With an odd name like Old Man of the Woods, you may be wondering if you actually want to encounter this mushroom in the wild. The answer is yes, yes you do. The old man of the woods (Strobilomyces sp.) is a decent edible mushroom with a very striking appearance that makes it difficult to forget or mistake. Dark, scruffy, and quite unkempt looking with a fluffy body – the old man of the woods is aptly named.
- All About Old Man of The Woods
- Is Old Man of the Woods Mushroom Edible?
- Old Man of the Woods, A Bad Rap
- Where Does Old Man of The Woods Grow?
- Foraging For Old Man Of The Woods
- North American Old Man of the Woods Conundrum
- Harvesting Old Man of the Woods
- Cooking with Old Man of the Woods
- Old Man of the Woods Common Questions
All About Old Man of The Woods
The old man is a bolete mushroom, which means it has pores instead of gills. Underneath the cap is smooth and flat. The top of the cap is ornamental, with black scales across a cream to dark gray surface. Its stem is woolly, and the whole appearance is very shaggy.
Old man of the wood’s pores are dark gray to black, and so is the stem. The lightest part of the mushroom is the cap surface, which does get darker with age. It can be difficult to see due to its all dark coloring, but it’s easy to identify once you do find it.
The genus name Strobilomyces is from ancient Greek. “Strobilos” means pine cones, and “myces” means mushroom. So this species is the “mushroom that looks like a pine cone.” This is likely a reference to the old man’s scaly top, which does sort of resemble the overlapping scales on a pine cone.
Is Old Man of the Woods Mushroom Edible?
Yes, the old man of the woods mushroom is edible. It’s not one of the finest edibles in the woods, but it’s decent. In the foraging community, it often gets overlooked because it isn’t a grand prize. However, it deserves a little more respect than that.
Old man of the woods is actually quite like a button mushroom in terms of taste. The key is to forage young species. Once they get big, their texture and taste change for the worse.
Old Man of the Woods, A Bad Rap
Many foragers and hunters purposely walk past the old man of the woods, dismissing it as a less-than-desirable edible. It’s true; it’s not the finest culinary mushroom, but it is edible, and it’s not bad-tasting. Mushroom snobs won’t be impressed, that’s for sure. And, if you forage some gorgeous porcini or other fine eating mushroom at the same time, the old man will surely be pathetic in comparison.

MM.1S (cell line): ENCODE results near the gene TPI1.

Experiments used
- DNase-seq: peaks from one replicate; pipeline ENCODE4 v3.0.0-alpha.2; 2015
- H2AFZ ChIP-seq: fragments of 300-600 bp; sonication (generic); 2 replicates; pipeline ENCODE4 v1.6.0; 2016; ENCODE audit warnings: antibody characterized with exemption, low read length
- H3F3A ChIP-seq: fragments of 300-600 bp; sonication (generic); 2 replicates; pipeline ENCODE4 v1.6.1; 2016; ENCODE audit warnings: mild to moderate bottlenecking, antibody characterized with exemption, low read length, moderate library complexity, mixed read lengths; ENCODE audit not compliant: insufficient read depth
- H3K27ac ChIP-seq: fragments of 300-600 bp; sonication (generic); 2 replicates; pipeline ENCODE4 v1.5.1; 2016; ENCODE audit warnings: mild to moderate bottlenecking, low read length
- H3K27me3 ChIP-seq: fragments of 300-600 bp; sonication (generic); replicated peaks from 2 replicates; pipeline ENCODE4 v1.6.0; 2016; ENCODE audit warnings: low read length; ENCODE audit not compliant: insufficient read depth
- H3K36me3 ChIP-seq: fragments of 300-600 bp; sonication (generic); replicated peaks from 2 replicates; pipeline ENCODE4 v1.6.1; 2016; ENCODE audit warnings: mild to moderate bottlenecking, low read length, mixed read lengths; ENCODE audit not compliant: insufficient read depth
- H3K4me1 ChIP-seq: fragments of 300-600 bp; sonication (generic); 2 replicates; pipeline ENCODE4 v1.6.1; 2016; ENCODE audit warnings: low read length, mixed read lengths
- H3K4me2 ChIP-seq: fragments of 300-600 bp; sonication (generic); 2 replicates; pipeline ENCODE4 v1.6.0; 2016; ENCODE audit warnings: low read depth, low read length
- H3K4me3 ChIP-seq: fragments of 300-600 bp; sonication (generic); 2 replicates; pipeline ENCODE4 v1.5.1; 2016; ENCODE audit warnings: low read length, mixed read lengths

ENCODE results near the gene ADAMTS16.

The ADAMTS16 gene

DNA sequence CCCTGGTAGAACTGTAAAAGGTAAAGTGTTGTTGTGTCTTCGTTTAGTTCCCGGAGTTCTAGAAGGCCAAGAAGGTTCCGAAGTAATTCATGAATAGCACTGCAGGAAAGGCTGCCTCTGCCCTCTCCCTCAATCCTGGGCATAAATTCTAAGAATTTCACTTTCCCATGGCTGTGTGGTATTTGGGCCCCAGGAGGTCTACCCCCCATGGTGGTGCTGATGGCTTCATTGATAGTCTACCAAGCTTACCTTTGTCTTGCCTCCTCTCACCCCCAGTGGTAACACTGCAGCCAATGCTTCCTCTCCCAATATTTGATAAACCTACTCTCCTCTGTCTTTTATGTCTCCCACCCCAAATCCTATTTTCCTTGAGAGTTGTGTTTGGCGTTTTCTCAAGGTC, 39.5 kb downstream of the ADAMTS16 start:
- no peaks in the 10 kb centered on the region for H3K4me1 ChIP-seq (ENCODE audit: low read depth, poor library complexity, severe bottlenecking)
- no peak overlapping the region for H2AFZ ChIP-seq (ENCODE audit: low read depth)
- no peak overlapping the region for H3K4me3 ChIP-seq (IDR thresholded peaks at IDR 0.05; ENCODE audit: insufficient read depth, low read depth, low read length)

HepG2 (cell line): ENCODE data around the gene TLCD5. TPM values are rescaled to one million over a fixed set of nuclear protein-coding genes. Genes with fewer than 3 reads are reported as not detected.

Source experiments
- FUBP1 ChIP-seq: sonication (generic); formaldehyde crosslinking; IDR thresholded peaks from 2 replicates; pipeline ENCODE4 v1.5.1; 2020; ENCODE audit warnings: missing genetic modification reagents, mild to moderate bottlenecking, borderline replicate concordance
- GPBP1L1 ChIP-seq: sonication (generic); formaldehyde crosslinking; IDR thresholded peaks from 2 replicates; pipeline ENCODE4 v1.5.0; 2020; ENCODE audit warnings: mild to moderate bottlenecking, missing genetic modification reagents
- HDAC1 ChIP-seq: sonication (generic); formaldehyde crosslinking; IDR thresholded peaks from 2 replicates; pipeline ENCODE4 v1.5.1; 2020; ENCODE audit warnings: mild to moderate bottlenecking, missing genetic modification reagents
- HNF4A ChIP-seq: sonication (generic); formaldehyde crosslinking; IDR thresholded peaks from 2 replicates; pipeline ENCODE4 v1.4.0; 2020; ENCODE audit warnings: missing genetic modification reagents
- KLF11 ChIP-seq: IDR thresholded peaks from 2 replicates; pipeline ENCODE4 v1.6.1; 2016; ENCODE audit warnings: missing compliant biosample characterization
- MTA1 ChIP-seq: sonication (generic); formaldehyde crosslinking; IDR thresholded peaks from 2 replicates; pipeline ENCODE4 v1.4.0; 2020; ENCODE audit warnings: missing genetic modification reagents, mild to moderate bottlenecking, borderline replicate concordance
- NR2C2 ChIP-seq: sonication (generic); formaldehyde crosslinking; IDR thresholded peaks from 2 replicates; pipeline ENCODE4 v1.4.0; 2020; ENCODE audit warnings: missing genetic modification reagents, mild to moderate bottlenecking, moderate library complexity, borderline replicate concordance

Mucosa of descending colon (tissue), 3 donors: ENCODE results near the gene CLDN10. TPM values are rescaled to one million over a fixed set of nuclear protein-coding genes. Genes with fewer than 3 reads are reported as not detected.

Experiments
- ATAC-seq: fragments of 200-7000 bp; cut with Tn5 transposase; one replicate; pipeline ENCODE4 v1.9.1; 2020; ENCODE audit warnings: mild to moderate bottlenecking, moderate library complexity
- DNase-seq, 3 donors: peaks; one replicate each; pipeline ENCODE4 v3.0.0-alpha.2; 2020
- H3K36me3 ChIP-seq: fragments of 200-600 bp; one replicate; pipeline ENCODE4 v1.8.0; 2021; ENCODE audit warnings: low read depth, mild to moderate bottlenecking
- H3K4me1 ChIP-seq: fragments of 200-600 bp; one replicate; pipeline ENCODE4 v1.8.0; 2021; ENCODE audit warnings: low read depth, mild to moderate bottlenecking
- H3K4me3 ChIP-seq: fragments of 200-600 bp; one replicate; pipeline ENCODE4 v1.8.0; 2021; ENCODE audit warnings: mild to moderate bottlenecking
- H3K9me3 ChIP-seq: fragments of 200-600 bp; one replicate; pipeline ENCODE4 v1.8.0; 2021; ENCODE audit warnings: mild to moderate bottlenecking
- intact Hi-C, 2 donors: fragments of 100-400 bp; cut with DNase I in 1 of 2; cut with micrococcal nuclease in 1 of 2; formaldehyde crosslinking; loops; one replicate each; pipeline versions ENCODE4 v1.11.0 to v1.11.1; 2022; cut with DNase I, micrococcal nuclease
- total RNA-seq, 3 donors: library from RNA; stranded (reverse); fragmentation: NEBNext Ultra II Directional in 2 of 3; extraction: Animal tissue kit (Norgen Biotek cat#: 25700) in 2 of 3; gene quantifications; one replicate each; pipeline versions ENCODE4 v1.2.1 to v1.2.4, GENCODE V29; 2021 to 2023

However, it’s not so awful when a trip to the woods only turns up this bounty. I’d forage and eat it over having nothing, any day. But maybe my palette isn’t so refined to the “I only eat choice mushrooms” realm. At the very least, it is survivor food to know – if you ever have to live off the forest, you’ll know you can eat this one!
Where Does Old Man of The Woods Grow?
The edible old man of the woods that we know and forage is native to North America and Europe. There are approximately 40 known species of Strobilomyces mushrooms, with many appearing in Asia. However, the edibility of those species is unknown.
In North America, the old man of the woods appears in eastern North America, the Midwest, and sporadically in the Southwest. It doesn’t seem to grow on the west coast or PNW.
Foraging For Old Man Of The Woods
Old man of the woods shows up in summer and early fall. The season usually lasts from July through October, with variances based on region.
The old man grows mycorrhizal with hardwood trees, specifically oaks. This means it forms a mutually beneficial relationship with the tree. It is also found in mixed forests, and there may be species that relate more with conifers. In fact, most findings in New England are around conifers in the pine duff. Whether this is more widespread is yet to be determined.
It only grows from the forest floor, never on wood, logs, or trees. Usually, there are 2-6 within close proximity, but it also commonly grows alone. It doesn’t grow in massive groupings.
Old man of the woods seems to prefer forests, low mountain ranges, and generally hilly areas or inclines. It isn’t often found in lowlands. The old man will grow on forest edges, so it looks like it is growing in a meadow, but this isn’t common.
The dark overall appearance of the old man of the woods is a key identifying factor. Old man mushrooms are dark all over, not just in their caps or stem. Their caps are rounded, like a baked bread bun, and grow 1-9 inches wide. As the old man ages further, the cap flattens out a bit.
The surface color of the cap is cream or off-white to gray. On top of the cap are soft, black, fluffy-looking scales. Around the edge of the cap margin, there are often decorations hanging down – these are the remnants of the partial veil.